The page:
Predicting Repeated and Persistent Family Homelessness: Do Families Characteristics and Experiences Matter?
Electronically published journal article, but not part of an issue

No

Abstract

This brief from the ACF Office of Planning, Research, and Evaluation (OPRE), looks at whether family characteristics can identify repeated or persistent experiences of homelessness before and after a shelter stay. OPRE analyzed data of 2,282 families from the larger Family Options Study to determine if practitioners in the field can identify families who will experience repeated or persistent homelessness and thus will need additional support.

Accession number
25714
Authors
Glendening, Z., Shinn, M.
Type new
Brief
Organization

U.S. Department of Health and Human Services, Office of Planning, Research, and Evaluation

Series
Homeless Families Research Brief
Year published new
2018
Availability

Available free of charge from the ACF OPRE website: https://www.acf.hhs.gov/sites/default/files/opre/opre_persistent_homele…

Nothing Is for Free...: Youth Attitudes About Engaging Resources While Unstably Housed

Nothing Is for Free...: Youth Attitudes About Engaging Resources While Unstably Housed
Electronically published journal article, but not part of an issue

No

Abstract

This journal article presents findings from a national study of 215 youth, ages 13 to 25, experiencing housing instability in five US counties. The researchers used life-course interviews, a housing timeline tool, and background survey data to explore the participants use and rejection of both formal and informal resources. From their analysis, the researchers created a model of “youth logics of engagement” that shaped how youth interpreted the costs versus benefits of using available resources. The model includes the interrelated factors of identity protection, accumulated experience, and personal agency. The researchers contend youth may unintentionally expose themselves to physical risks by avoiding resources they believe might comprise their emotional, psychological, or relational well-being.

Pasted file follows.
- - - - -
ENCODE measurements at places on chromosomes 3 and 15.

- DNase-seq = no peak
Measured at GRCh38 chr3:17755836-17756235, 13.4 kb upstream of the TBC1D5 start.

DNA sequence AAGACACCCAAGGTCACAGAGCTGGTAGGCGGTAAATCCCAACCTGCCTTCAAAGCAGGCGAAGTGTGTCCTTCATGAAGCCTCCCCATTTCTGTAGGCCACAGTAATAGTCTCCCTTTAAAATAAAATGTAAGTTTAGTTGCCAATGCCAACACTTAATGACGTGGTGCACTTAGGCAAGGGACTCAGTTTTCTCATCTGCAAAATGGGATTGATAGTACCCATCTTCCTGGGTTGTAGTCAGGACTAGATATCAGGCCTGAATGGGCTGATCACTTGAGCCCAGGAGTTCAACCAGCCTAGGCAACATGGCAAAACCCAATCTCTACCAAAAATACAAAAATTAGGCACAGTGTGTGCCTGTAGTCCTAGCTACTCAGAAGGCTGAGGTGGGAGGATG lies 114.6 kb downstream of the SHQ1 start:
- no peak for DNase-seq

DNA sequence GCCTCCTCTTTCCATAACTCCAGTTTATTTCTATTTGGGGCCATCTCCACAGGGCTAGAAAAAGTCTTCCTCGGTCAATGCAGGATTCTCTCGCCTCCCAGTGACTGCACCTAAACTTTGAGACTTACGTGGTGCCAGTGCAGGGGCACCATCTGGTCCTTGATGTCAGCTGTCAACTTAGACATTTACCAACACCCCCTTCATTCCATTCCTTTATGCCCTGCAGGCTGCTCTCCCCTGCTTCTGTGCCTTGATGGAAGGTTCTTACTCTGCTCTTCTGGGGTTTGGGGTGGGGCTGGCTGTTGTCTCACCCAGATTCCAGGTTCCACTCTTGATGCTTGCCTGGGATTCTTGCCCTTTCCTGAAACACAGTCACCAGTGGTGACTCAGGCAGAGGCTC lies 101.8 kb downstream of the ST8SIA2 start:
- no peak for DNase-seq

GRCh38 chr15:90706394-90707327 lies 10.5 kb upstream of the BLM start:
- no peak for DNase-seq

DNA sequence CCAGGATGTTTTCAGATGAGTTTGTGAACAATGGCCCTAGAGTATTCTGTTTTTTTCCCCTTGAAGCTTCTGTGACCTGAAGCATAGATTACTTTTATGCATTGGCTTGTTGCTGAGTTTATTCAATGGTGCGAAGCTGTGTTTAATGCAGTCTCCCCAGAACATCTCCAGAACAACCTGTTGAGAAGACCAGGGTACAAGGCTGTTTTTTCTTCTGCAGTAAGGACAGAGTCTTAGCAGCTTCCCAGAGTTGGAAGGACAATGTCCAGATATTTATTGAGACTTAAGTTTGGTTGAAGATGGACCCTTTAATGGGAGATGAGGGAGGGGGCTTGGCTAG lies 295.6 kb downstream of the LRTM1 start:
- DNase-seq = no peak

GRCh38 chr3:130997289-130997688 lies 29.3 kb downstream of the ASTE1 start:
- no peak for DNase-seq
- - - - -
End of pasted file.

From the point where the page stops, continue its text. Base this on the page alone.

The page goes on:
Accession number
25664
Authors
Samuels, G.M., Cerven, C., Curry, S.R., Robinson, S.R.
Type new
Journal Article
Organization

U.S. Department of Housing and Urban Development, Office of Policy Development and Research

Journal Name

Cityscape

Volume new
20
Year published new
2018
Availability

Entire journal issue available free of charge on the HUD Office of Policy Development and Research website at: https://www.huduser.gov/portal/periodicals/cityscpe/vol20num3/Cityscape…

Healthcare Barriers and Utilization Among Adolescents and Young Adults Accessing Services for Homeless and Runaway Youth

Healthcare Barriers and Utilization Among Adolescents and Young Adults Accessing Services for Homeless and Runaway Youth
Electronically published journal article, but not part of an issue

No

Abstract